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Socialist re-enchantment at the La Rochelle summer university
Sep 3rd, 2009


On my way back from Barcelona, I stopped at the lovely coastal town of La Rochelle where the Parti socialiste summer university was held. The sun was shining, people were in a good mood, and optimism was in the air. Journalists felt it too as for once in a very long time they wrote positive articles on the PS. What has caused that sudden turnaround? Could they actually feel the activists’ enthusiasm? Have they been seduced by the reforms announced by PS leader Martine Aubry? Or is it simply that they have finally realised that their approach to the PS in the past years has been overly negative? The PS is by far not only about internal fights. The PS is not dead. The PS is an activist party. It is alive and kicking, lifted up by the dedication of its thousands of activists, who relentlessly and voluntarily give some of their free time to the pursuit of their ideals because they refuse fatality, and decided one day to take their destiny into their own hands. I am regularly dumbstruck when I notice the gap between the party’s life as I see it from inside, and the image that is given by the mainstream media. I feel betrayed and usurped. I am happy to see that finally there are signs of change in this regard.


This weekend at La Rochelle, the activists’ enthusiasm warmed up my heart. Among the reforms announced by Martine Aubry in her opening speech, especially two of them were greeted by thunderous applause, spiced up by bravos and hurrays: the first one was about putting an end to the very French habit of plurality of offices, and the second one was about following the American model and opting for open primaries for the presidential election in 2012. Besides these two groundbreaking reforms, Martine Aubry announced the upcoming launch of a social network dedicated to PS activists and sympathisers. This “socialist Facebook” will be called Coopol from “coopérative politique”, political cooperative in French. I am thrilled by these three announcements as they all go towards a greater openness of the Parti socialiste.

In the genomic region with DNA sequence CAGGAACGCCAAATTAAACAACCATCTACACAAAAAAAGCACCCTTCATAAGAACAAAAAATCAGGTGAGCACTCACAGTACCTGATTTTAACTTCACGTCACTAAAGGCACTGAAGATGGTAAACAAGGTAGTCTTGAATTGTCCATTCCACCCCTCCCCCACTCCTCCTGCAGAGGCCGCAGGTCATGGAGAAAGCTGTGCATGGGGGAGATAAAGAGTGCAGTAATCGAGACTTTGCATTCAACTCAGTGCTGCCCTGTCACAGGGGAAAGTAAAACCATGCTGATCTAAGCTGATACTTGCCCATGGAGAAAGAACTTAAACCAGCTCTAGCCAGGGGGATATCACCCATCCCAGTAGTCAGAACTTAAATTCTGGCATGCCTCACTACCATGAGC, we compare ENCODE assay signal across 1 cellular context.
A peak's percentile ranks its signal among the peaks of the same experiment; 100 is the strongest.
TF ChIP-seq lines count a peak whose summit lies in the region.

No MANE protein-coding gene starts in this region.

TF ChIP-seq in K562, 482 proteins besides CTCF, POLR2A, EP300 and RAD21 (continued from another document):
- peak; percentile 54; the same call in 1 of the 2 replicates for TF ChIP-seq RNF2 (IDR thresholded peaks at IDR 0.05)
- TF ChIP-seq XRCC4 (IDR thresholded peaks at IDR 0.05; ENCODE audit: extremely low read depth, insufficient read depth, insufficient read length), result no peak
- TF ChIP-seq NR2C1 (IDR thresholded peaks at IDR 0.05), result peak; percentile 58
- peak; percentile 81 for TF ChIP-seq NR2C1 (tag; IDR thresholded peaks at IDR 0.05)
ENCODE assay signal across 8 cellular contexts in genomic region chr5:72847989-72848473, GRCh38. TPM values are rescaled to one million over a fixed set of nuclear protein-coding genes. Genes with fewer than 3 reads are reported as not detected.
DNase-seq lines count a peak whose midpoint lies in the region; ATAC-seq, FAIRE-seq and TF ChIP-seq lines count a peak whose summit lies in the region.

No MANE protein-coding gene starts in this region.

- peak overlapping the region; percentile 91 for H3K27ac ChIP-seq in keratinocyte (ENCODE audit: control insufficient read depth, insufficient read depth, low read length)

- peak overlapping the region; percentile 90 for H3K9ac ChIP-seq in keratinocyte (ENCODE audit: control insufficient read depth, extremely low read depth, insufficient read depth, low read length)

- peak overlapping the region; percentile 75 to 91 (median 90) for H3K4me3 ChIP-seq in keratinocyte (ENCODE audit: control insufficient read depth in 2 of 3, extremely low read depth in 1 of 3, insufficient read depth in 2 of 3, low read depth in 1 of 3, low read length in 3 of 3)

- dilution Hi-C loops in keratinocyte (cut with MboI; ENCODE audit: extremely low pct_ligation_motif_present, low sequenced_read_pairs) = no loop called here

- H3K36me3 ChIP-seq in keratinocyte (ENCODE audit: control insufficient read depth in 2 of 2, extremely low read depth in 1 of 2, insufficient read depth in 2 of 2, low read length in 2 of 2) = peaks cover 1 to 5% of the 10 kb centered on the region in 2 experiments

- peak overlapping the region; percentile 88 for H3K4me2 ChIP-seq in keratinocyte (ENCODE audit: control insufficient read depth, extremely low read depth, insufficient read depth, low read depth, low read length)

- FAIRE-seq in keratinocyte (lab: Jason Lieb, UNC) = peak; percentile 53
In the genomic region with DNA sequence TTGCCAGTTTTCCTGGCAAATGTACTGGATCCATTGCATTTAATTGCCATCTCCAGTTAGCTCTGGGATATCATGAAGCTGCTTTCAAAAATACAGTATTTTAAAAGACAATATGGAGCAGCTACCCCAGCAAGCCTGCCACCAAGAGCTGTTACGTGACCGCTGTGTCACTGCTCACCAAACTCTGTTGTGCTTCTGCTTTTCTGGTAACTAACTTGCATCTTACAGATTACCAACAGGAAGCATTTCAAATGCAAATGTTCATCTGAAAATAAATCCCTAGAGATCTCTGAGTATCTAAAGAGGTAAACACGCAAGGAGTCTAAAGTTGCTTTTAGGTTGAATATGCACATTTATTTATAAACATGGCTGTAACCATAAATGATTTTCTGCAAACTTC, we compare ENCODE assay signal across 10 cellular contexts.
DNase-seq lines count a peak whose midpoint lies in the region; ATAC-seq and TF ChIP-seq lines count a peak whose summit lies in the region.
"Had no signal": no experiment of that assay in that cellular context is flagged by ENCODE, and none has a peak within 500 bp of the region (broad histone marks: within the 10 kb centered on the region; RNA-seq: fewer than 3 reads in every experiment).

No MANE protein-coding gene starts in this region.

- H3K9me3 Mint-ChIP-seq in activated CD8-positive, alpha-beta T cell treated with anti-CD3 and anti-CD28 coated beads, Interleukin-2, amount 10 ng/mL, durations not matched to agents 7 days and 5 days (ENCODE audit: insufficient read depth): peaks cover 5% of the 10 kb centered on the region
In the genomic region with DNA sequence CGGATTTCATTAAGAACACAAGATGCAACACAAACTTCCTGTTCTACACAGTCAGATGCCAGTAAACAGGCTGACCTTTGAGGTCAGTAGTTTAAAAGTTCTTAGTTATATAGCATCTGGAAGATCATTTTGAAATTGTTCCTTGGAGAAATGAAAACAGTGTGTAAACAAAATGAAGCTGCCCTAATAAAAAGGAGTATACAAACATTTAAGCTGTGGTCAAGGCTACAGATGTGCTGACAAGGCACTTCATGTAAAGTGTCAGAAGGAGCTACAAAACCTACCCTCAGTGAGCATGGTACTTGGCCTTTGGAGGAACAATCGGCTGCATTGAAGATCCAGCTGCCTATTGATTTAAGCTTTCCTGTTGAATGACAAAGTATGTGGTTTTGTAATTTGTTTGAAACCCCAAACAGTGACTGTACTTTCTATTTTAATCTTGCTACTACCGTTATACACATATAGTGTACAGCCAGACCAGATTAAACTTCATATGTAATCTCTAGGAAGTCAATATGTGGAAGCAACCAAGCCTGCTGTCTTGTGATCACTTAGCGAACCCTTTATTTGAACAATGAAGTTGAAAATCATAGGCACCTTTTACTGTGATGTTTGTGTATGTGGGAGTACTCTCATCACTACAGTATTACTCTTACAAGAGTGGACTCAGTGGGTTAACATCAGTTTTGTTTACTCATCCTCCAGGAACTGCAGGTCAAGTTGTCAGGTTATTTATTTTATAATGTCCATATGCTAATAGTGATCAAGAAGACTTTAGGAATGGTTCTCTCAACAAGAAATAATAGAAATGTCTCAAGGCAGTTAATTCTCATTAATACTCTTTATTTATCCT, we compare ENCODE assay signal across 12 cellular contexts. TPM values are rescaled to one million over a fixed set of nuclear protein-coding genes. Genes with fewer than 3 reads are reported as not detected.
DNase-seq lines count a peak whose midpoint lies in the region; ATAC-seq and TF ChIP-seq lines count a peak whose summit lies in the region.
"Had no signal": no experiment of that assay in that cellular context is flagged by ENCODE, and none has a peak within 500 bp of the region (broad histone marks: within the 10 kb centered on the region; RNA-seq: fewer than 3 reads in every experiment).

Openness to the diversity of society by putting an end to plurality of offices. In order to renew itself, the Parti socialiste needs to promote more women, young people, people of foreign origin, people from any social and economic backgrounds. Not only will it better reflect the diversity of French society, but it will also convey that diversity engenders creativity.


Openness to our sister parties on the left and to the participation of our sympathisers to the party’s life thanks to the presidential primaries. I am convinced that the left needs to unite. We are driven by the same values. What differs is our vision of what is needed to reach our common ideals. I believe that is something we can overcome. The primaries will also give our sympathisers the opportunity to play an important role in the campaign, thus certainly giving birth to new vocations.


Openness to new means of political activism thanks to Coopol. This new tool will allow activists who share common interests to gather and act together despite geographical distance. Opening up the tool to sympathisers will also show that our party is a common place for debate, as well as a laboratory for political innovation.


Openness is a left-wing concept, and so is participative democracy and transparency. It was high time we reasserted it.